63. ^ For the term "predatory phase", see also the quote from Thorstein Veblen's book The Theory of the Leisure Class, Chapter One: Introductory (Gutenberg Project): "The predatory phase of culture is attained only when the predatory attitude has become the habitual and accredited spiritual attitude for the members of the group; when the fight has become the dominant note in the current theory of life; when the common-sense appreciation of men and things has come to be an appreciation with a view to combat."
  64. ^ a b Grønborg, Morten (2010), "The World According to Fresco", Future Orientation (1): 15–19, archived from the original on May 19, 2012 
  65. ^ a b Coulter, Arthur. (Oct 1996), "The Venus Project: A Review", Journal of the Synergetic Society, No. 247: 10 
  66. ^ Murphy, Robert P. (August 30, 2010). "Venus Needs Some Austrians". Ludwig von Mises Institute. Retrieved December 30, 2011. 
  67. ^ Engelhardt, Lucas (Summer 2013), "Central Planning's Computation Problem Review" (PDF), Quarterly Journal of Austrian Economics, 16 (2): 229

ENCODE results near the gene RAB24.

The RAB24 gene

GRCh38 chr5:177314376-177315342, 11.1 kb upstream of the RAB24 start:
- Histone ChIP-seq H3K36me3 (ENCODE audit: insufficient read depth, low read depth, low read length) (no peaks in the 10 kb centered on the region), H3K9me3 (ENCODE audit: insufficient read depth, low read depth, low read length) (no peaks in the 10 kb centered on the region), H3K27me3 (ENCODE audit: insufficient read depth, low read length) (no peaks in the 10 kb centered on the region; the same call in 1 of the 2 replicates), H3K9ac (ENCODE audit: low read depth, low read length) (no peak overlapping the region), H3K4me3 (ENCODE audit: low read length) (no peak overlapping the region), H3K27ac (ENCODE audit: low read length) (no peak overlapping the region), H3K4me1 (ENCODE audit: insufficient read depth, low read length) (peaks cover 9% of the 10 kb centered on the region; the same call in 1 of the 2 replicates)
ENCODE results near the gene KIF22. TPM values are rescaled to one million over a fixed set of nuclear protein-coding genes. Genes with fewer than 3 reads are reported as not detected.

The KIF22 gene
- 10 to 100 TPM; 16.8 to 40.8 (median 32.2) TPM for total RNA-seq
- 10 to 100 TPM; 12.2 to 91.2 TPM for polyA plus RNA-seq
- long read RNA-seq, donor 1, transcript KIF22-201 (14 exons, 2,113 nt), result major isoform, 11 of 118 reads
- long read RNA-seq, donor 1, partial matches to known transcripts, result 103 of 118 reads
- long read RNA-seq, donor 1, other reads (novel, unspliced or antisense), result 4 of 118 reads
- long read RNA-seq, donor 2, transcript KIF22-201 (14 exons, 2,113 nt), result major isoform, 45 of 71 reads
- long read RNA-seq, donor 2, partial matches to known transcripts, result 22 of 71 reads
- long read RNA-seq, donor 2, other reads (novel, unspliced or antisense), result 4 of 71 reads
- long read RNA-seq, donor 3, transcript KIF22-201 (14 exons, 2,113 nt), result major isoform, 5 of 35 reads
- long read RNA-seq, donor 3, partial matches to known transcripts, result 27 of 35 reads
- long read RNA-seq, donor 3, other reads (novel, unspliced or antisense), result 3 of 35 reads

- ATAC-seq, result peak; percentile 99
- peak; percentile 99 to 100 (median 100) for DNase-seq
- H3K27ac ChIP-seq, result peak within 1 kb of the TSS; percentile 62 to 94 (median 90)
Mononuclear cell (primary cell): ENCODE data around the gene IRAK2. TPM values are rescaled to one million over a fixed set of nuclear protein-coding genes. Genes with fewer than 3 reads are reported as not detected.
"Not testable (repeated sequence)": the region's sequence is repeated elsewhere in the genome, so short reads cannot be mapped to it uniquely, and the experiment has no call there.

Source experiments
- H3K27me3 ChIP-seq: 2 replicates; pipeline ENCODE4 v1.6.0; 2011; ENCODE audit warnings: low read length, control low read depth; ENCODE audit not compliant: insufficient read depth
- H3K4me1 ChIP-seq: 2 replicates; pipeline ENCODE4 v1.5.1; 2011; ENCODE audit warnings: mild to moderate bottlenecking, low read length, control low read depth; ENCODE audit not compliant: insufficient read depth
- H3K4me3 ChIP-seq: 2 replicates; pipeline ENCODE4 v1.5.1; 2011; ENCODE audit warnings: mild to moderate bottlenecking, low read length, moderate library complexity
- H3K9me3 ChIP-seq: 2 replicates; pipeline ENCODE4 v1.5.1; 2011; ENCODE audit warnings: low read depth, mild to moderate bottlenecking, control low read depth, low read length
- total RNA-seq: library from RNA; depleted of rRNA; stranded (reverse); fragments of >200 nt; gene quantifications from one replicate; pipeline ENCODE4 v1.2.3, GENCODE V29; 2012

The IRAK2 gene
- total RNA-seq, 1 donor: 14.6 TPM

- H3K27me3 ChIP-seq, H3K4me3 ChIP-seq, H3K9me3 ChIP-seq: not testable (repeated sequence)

68. ^ "About". The Venus Project. Retrieved April 1, 2016. 
  69. ^ Olsen-Rule, Nikolina (2010), "Utopian Spaces", Future Orientation, Issue 1: 41, Archived from the original on March 31, 2013 
  70. ^ Grønborg, Morten (2010), "Editorial: Utopia", Future Orientation, 1: 5 
  71. ^ Obrist, Hans-Ulrich (Dec 2007), "Futures, Cities", Journal of Visual Culture, 6 (3): 360 
  72. ^ Doug Drexler (2006). Doug Drexler Interview (Digital Video). Docflix. Retrieved March 23, 2011. 
  73. ^ "Author Interviews: Paul G. Hewitt". Pearson. 2003. Archived from the original on November 4, 2010. Retrieved March 23, 2011. 
  74. ^ "Jacque Fresco (Social Engineer) – NOVUS Award Ceremony, NOVUS Summit 2016". webtv.un.org. Retrieved August 4, 2016. 

External links